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Dillon SL900?

Discussion in 'Shooting Related Threads' started by Rich219, May 13, 2011.

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  1. Rich219

    Rich219 Active Member

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    Anyone have first hand experience with the Dillon SL900? I was set on getting a Mec 9000G after getting rid of my PW800+ but the SL900 is tempting me. The ability to dump in an entire 25lbs of shot and the fact that the unit comes with a hull feeder as stock equipment is a huge positive in my mind but if the quality isn't there I don't want a press that constantly has something wrong with it or needs to be adjusted constantly in my reloading room.

    So should I go with the SL 900 or MEC 9000G.
     
  2. dave-320c

    dave-320c Well-Known Member

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  3. Rich219

    Rich219 Active Member

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    I'm not spending $1500 on a reloading press that doesn't already have a case feeder.
     
  4. hillestadj

    hillestadj TS Member

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    "Im not spending $1500 on a reloading press."

    ....don't want to burst your bubble but the case feeder puts the SL900 right around $1100 if you're buying new.
     
  5. goose2

    goose2 Well-Known Member

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    You got rid of the best reloader. Now everything else will be second rate. I can't tell you how many people I know who hate there Collins. Good luck!
     
  6. Rich219

    Rich219 Active Member

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    I didn't like the PW 800+. It seemed like whenever I really needed to be able to count on it I couldn't. Too many little problems that would occur with it here and there. They were easily fixable but happened to frequently.
     
  7. dverna

    dverna Active Member

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    The case feeder is a joke. 80 hulls. I was filling it every 10-15 minutes or so.

    I could not get factory crimps even after sending the thing back to Dillon for them to tweak.

    You made a mistake getting rid of the 800+. It is a better machine than the Dillon. Just my opinion but I have owned both.

    Don Verna
     
  8. Rich219

    Rich219 Active Member

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    I'm just going to go with the 9000G. I don't think I'll ever spend $1K+ on another shell press unless it comes with a money back guarantee for at least the first few weeks.
     
  9. Rastoff

    Rastoff Active Member

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    The Dillon will cost about $1,050 with the hull feeder. I can drop 100 hulls in it with no trouble. In my opinion, the hull feeder makes it better than the 9000G. I can load about 500/hr taking my time. With my MEC I was loading at about 250/hr. It is expensive, but it's worth it in my opinion.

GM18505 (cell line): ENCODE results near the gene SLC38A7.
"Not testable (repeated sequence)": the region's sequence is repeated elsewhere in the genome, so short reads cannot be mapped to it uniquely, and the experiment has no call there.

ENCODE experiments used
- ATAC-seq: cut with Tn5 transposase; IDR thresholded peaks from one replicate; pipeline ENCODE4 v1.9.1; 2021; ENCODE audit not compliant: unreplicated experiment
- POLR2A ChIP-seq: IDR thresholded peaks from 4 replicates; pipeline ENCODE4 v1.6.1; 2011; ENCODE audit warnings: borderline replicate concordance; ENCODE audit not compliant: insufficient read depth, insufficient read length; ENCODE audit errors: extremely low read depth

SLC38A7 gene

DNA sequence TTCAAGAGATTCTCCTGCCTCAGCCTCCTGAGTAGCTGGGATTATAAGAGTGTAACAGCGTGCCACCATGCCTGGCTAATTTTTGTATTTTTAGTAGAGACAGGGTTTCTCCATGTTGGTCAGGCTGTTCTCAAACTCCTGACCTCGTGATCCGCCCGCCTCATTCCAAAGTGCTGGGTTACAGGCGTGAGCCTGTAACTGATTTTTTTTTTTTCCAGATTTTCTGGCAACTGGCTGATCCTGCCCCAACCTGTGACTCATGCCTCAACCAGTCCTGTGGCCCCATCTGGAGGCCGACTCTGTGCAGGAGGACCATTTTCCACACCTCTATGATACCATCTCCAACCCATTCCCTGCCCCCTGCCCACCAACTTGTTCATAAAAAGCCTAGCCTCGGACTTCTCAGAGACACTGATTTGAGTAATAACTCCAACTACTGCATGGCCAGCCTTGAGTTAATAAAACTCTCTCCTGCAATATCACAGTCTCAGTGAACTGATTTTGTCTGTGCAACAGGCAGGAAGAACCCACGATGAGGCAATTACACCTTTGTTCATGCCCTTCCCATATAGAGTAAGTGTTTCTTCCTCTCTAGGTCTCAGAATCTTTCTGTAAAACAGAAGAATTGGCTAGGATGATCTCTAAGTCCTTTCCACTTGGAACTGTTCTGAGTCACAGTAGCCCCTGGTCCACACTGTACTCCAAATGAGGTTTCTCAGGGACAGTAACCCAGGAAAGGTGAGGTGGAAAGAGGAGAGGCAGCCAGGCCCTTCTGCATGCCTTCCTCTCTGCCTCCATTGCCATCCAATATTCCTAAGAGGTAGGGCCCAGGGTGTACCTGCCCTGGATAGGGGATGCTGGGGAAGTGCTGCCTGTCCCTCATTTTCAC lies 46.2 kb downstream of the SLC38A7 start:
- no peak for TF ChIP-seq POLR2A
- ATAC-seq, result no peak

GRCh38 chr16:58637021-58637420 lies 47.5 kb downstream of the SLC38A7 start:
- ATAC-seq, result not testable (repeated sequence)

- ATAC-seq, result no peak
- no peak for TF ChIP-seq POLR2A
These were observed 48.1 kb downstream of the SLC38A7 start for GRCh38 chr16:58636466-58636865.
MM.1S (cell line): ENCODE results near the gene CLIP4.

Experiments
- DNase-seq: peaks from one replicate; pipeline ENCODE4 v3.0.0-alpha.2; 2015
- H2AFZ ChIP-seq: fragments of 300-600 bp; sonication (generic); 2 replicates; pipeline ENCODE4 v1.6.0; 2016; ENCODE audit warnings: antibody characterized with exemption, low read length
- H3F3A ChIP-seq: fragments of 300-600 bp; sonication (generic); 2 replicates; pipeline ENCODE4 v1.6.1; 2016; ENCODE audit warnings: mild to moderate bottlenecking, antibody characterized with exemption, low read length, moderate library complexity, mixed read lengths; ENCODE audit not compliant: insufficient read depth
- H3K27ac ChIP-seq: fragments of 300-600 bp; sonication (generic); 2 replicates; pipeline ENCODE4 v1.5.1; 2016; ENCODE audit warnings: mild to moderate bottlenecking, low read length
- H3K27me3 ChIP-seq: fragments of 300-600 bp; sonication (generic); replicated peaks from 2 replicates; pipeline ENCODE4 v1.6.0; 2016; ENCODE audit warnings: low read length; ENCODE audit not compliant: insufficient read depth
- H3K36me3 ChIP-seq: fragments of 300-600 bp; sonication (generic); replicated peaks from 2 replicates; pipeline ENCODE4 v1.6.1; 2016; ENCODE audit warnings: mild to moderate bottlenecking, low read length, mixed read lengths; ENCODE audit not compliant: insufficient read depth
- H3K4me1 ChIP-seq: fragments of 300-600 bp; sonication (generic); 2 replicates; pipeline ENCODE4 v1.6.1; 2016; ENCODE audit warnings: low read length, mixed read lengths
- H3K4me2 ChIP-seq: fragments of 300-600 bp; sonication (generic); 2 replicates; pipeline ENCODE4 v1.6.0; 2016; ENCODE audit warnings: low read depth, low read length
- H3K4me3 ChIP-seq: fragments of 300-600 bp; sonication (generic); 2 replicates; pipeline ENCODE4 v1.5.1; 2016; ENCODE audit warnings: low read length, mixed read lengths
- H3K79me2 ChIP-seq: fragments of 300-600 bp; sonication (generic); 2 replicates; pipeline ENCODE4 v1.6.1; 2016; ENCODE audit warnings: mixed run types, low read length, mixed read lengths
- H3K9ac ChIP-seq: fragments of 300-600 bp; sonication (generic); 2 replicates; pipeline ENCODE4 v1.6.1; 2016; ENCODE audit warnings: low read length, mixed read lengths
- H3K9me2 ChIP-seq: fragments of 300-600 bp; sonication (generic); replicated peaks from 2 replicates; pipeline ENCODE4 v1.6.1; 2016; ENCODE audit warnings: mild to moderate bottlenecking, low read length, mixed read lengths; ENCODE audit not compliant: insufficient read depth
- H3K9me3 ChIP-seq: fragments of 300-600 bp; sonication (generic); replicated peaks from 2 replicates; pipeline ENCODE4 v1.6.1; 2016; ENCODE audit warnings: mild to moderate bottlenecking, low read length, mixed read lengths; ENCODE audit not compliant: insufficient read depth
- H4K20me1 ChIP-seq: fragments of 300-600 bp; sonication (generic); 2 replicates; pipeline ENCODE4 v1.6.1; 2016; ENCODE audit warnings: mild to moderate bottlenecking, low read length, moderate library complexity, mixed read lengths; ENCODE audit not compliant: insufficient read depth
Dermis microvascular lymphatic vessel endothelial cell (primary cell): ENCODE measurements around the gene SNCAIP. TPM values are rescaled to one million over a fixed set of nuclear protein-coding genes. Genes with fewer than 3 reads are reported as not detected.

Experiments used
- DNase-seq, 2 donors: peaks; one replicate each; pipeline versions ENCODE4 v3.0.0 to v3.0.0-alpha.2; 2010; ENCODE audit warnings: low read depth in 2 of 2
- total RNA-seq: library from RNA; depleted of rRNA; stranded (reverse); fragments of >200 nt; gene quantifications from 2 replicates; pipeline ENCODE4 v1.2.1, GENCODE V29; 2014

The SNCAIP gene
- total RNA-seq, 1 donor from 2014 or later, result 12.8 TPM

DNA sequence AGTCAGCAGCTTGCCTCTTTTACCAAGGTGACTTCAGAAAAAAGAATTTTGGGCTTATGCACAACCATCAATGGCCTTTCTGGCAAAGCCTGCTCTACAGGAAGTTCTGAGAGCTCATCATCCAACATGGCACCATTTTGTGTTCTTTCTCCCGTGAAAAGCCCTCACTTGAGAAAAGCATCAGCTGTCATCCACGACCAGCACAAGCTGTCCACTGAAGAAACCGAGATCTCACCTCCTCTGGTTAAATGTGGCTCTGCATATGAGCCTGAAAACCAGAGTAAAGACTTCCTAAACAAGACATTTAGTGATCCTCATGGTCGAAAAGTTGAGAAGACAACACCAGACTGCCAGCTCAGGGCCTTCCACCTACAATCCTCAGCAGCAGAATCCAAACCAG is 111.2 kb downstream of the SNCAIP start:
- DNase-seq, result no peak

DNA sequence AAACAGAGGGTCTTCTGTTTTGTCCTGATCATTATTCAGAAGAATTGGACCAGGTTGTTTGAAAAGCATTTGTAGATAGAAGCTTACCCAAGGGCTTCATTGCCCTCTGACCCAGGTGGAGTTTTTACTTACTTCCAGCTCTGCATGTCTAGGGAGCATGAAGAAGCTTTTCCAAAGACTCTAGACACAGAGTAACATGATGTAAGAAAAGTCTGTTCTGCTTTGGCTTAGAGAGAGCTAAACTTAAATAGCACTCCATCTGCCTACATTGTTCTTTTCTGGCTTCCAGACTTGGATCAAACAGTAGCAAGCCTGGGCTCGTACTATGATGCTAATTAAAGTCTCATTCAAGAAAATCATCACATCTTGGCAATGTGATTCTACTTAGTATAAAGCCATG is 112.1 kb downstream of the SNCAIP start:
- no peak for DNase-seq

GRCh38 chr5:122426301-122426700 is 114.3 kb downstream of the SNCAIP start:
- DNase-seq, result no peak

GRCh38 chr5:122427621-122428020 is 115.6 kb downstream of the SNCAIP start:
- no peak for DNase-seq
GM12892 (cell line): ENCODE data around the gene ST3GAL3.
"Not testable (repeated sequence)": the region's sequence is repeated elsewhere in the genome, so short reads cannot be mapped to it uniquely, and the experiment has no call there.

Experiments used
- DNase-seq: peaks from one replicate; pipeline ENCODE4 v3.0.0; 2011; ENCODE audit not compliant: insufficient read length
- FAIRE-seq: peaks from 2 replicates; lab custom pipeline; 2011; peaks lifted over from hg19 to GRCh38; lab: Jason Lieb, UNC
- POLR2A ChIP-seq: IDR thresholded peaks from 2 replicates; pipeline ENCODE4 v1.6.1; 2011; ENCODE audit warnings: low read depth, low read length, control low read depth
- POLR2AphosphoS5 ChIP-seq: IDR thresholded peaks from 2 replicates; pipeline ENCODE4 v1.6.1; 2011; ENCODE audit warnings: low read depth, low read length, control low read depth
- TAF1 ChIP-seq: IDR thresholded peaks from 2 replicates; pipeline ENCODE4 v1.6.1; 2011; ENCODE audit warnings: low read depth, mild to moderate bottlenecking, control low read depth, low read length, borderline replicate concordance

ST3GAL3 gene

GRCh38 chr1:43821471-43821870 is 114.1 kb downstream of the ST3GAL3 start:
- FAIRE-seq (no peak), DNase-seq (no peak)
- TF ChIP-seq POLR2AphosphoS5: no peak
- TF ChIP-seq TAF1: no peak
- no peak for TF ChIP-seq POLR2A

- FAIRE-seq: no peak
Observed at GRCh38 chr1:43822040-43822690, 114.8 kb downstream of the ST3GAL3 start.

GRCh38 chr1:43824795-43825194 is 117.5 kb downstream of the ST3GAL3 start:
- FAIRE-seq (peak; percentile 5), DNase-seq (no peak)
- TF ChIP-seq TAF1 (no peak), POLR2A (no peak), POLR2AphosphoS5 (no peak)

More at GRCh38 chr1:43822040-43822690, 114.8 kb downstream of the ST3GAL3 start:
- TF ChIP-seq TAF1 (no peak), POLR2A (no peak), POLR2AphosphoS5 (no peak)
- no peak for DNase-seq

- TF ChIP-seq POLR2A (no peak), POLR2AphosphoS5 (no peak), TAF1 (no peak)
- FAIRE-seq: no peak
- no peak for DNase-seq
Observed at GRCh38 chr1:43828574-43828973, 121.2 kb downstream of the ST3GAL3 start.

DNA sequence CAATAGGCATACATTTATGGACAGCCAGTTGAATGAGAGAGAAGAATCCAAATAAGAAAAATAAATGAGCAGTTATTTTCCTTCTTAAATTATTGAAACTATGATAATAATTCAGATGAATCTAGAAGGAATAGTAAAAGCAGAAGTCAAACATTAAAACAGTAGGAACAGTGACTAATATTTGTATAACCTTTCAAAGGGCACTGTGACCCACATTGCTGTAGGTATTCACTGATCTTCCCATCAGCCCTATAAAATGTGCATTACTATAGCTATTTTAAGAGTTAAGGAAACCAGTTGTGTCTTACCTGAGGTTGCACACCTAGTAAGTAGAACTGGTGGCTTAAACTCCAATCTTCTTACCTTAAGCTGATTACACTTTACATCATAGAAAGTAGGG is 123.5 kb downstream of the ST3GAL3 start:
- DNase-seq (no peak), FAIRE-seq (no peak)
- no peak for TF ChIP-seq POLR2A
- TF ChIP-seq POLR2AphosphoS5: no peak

<iframe width="480" height="390" src="http://www.youtube.com/embed/LHQjGU0cRkg?rel=0" frameborder="0" allowfullscreen></iframe>
     
  10. quartering

    quartering Active Member

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    gotta' love youtube. what does a m134 cost? anyway, it's kind of cool how in the early 80's mike began making a progressive reloader in his garage and by 1990 he was making a 4000 rounds per minute (that's 66 rounds per second!) minigun for the military. mine makes perfect crimps, but then again, i don't try to reload rio's on a dillon: that's what a mec is for. good luck with it. btw, they cost about $20k each and he does about $40m worth a year
     
  11. trapshooterjoe7

    trapshooterjoe7 Member

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    Rich219,I have had them all except Spolar,and still use a Dillon, It works with half the effort and turns out a lot of good sheels fast. If you want more info you can PM me. Joe
     
  12. stokinpls

    stokinpls Well-Known Member

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    I started with a MEC 250 and went all the way to the 9000G, which at the time I bought for $195. For that price it was hard to beat (or even at todays price). However, if you have the cash, the Dillon is light years ahead of the MEC and it's not just the case feeder. Having 25lb of shot on board, adjustable shot and powder measures, a real leverage system designed to make operation a breeze, and no switching hands on and off the handle will make you wonder why you waited.


    Like Don said, 80 hulls in the case feeder doesn't last long (with mine they'd only last 5 minutes) and the powder and primer capacities seem small, but that's because of the speed. You can leisurely crank out a box of shells in well less than 2 minutes and you don't let go of the handle to pick up a wad like the MEC. The amount of effort required is so much less than a 9000, it's not even funny. About the only thing that slows me down is how long it takes to pick up a wad and get it oriented with my left (weak) hand.

    If you decide to go to the MEC, in my opinion, the Grabber is every bit as good as a 9000. My Grabber always crimped better than the 9000. Good luck.
     
  13. thunder

    thunder Active Member

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    Rich
    I started out with a 366 Hornady (had two of them) great presses, best primer feed on the market. Great crimps.

    Decided to try a PW800 plus. Had problems with PB powder bleeding into the top gears jamming it up every 150 rounds, primer feed was hit and miss and felt clumsy to use.